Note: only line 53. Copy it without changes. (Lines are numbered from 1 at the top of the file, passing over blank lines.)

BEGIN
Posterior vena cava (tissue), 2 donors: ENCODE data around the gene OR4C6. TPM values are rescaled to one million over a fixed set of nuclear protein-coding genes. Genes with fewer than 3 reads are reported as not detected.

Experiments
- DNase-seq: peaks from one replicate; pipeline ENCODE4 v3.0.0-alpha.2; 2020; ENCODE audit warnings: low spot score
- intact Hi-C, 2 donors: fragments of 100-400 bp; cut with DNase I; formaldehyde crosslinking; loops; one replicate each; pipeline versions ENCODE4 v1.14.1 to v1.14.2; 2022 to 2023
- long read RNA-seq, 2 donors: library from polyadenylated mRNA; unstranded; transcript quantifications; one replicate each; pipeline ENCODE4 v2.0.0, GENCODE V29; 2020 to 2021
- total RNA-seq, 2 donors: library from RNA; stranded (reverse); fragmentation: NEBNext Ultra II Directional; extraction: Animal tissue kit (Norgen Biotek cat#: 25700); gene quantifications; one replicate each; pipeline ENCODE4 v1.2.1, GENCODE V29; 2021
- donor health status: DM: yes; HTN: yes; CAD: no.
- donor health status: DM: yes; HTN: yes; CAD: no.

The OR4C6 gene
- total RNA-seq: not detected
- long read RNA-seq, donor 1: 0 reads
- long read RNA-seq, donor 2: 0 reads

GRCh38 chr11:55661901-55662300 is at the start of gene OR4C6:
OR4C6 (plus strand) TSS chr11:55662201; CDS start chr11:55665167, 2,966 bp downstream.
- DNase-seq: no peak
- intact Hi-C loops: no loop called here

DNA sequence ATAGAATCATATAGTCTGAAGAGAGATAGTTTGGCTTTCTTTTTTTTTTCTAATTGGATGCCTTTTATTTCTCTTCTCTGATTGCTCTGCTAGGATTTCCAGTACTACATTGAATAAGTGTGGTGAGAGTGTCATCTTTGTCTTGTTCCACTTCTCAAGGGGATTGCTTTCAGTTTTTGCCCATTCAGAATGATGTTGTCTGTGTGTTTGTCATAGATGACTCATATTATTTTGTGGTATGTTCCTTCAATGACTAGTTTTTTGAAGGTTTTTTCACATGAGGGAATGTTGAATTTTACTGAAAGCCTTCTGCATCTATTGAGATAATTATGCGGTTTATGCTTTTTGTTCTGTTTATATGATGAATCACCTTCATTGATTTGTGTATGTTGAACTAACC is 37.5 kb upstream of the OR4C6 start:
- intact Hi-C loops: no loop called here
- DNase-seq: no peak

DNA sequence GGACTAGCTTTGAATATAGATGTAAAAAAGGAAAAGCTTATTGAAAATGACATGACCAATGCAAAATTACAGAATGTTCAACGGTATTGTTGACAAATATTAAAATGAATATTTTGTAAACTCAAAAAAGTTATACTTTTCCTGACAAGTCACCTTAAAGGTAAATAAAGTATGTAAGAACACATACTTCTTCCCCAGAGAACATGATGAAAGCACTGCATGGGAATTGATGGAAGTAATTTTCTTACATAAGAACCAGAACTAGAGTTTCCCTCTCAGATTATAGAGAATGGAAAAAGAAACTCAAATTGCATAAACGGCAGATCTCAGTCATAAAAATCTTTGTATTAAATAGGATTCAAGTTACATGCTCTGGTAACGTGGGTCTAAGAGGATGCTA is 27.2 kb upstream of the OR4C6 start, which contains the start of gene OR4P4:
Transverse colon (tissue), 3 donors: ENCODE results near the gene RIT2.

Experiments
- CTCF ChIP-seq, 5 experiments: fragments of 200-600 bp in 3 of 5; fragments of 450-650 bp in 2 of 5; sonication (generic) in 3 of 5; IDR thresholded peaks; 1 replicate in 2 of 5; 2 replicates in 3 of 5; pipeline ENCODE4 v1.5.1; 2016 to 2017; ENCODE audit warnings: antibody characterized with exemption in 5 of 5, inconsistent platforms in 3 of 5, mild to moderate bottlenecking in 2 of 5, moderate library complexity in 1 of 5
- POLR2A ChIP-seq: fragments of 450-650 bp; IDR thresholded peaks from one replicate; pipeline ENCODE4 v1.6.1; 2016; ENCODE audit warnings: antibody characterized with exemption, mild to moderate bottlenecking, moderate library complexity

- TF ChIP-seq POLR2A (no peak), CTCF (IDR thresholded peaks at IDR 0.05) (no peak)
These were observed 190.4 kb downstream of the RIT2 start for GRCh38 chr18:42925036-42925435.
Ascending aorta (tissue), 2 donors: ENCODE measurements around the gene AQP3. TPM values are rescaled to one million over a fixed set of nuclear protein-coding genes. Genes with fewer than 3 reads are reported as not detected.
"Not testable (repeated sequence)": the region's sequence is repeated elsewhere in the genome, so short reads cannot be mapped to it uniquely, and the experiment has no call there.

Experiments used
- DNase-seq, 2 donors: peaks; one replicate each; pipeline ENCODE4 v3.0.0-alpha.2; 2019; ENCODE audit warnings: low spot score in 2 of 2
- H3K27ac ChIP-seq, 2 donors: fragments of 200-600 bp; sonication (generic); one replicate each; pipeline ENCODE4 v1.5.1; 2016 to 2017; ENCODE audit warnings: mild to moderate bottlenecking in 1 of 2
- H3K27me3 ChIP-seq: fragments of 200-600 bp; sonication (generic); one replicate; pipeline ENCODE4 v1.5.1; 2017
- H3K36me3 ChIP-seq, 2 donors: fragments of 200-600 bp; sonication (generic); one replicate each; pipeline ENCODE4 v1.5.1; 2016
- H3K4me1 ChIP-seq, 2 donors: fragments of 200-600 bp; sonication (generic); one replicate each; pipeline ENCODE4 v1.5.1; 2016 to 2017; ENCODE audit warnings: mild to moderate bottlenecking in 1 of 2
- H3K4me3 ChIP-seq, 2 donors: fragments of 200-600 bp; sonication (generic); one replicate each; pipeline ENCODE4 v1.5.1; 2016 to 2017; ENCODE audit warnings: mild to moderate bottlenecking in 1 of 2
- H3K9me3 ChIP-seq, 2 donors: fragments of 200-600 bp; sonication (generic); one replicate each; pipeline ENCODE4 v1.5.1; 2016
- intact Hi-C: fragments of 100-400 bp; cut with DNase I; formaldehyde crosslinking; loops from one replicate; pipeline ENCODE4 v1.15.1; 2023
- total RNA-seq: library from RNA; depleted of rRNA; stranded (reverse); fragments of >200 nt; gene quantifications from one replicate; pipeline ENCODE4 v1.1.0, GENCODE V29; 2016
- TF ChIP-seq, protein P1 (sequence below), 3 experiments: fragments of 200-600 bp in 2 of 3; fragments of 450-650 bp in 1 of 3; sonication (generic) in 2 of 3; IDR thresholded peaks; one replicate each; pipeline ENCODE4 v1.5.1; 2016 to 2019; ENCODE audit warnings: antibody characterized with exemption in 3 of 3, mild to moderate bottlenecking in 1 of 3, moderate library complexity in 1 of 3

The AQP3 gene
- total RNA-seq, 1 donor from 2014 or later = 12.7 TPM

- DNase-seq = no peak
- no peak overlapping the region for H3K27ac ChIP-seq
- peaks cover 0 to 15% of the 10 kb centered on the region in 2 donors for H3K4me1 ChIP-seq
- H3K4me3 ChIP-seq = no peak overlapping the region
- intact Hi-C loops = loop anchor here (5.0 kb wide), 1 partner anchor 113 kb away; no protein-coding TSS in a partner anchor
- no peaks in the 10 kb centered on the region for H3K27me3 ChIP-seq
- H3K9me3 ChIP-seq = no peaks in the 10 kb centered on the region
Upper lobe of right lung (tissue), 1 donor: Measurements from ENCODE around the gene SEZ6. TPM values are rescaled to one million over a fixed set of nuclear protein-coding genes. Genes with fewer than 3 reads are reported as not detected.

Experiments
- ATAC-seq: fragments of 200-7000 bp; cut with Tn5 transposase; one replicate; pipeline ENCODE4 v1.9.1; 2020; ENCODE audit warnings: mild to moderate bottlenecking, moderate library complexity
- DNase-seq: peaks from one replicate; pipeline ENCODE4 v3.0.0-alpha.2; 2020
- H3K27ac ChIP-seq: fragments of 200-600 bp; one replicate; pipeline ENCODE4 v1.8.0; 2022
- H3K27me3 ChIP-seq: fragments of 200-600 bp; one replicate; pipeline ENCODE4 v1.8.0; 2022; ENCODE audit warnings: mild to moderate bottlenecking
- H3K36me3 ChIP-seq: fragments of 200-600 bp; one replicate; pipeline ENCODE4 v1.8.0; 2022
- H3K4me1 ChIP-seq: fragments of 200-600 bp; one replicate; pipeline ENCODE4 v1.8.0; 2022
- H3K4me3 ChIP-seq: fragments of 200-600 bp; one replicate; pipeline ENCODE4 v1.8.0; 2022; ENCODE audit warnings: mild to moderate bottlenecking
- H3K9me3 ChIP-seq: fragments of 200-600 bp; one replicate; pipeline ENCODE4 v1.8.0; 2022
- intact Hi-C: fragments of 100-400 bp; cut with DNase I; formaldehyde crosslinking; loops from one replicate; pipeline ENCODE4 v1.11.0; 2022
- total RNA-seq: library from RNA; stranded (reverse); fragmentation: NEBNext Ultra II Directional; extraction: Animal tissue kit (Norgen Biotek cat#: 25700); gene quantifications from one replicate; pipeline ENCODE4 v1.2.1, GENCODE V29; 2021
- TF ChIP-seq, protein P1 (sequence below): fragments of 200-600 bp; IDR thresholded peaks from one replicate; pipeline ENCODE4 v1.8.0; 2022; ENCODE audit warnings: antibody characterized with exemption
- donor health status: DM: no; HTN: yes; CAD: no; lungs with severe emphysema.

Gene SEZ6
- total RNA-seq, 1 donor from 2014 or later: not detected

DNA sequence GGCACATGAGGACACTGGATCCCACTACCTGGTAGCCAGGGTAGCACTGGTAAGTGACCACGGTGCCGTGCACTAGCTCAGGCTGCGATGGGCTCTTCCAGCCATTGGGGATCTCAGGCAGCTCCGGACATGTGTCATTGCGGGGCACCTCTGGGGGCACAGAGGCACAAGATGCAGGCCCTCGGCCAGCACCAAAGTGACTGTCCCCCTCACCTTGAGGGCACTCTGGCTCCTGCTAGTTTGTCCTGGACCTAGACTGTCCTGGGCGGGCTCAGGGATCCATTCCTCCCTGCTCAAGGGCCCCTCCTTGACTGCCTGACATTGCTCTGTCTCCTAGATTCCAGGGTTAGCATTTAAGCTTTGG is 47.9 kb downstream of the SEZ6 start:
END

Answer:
- H3K27ac ChIP-seq: fragments of 200-600 bp; one replicate; pipeline ENCODE4 v1.8.0; 2022